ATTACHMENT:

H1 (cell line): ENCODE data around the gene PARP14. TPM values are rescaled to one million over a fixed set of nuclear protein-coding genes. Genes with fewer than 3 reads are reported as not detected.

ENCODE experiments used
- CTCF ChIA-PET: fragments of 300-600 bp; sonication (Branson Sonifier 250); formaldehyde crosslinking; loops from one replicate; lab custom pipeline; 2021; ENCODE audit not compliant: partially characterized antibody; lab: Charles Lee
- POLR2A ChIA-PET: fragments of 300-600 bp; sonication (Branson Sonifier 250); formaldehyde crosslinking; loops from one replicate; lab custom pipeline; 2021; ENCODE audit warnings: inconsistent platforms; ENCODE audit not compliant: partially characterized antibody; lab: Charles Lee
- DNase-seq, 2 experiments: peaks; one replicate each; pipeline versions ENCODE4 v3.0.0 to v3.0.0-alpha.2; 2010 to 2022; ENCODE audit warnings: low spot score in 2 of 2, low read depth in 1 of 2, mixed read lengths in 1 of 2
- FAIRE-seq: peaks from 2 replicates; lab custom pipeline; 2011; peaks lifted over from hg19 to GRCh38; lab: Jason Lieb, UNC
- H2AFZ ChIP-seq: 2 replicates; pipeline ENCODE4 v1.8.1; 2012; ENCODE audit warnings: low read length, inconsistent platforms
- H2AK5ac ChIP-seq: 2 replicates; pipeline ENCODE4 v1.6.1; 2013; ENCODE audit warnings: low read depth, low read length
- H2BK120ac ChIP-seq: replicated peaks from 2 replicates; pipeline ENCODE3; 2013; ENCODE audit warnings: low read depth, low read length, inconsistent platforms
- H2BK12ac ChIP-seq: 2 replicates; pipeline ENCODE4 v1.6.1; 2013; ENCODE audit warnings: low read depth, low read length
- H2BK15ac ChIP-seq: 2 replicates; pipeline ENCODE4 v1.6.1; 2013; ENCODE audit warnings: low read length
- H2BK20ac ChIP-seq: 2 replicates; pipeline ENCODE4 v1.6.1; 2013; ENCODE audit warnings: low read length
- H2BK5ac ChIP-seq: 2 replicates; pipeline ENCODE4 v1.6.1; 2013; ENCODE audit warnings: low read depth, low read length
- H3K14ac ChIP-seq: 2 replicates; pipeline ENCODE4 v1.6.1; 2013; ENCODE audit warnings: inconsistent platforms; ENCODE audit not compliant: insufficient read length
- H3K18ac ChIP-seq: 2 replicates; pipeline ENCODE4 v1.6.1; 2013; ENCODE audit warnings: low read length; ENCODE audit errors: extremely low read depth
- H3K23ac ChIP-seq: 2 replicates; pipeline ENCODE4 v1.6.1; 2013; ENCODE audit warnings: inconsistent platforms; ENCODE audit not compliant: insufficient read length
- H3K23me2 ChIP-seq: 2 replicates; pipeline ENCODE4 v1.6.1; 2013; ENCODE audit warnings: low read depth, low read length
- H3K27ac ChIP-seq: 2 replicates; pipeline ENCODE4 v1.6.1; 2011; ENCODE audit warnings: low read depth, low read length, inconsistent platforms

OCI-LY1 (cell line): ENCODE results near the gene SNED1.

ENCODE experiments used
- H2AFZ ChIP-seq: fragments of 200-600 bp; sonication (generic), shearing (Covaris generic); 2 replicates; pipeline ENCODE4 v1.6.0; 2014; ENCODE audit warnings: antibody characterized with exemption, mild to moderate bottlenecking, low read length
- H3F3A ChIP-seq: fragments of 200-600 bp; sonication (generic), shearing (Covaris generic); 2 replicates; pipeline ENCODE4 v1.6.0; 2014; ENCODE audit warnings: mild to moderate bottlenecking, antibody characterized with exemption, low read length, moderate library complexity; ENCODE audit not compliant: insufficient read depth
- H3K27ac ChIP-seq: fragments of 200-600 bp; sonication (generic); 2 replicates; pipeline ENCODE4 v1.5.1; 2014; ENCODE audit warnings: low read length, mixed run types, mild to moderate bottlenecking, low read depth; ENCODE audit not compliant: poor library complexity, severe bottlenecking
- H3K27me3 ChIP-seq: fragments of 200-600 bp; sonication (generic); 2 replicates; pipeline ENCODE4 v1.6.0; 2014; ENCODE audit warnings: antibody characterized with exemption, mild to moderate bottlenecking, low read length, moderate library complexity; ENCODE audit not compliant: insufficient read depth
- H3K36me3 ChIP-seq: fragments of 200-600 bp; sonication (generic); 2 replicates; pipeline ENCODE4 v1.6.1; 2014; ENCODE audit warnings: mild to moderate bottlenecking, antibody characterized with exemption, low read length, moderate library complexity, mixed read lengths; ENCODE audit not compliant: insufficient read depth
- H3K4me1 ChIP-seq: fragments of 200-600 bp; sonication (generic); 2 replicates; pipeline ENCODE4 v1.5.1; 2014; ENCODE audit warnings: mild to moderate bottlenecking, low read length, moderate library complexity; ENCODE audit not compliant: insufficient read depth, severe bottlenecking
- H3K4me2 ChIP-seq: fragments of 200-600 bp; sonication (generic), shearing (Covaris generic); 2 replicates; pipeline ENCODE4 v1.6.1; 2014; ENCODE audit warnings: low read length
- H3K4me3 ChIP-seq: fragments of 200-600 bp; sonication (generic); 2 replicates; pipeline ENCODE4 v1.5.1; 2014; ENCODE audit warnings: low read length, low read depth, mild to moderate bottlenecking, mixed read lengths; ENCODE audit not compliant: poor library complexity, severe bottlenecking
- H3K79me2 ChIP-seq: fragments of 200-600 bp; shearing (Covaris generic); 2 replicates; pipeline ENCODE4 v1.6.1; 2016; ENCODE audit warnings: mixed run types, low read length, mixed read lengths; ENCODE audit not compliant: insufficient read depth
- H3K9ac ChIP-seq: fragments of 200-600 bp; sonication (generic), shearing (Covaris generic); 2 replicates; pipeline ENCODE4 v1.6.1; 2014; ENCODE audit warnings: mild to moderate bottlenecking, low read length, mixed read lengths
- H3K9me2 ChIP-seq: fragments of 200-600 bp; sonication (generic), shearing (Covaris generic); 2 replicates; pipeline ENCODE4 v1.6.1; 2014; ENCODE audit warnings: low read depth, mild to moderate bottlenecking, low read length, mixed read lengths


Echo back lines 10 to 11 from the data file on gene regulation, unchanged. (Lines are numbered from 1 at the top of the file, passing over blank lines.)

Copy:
- H2BK12ac ChIP-seq: 2 replicates; pipeline ENCODE4 v1.6.1; 2013; ENCODE audit warnings: low read depth, low read length
- H2BK15ac ChIP-seq: 2 replicates; pipeline ENCODE4 v1.6.1; 2013; ENCODE audit warnings: low read length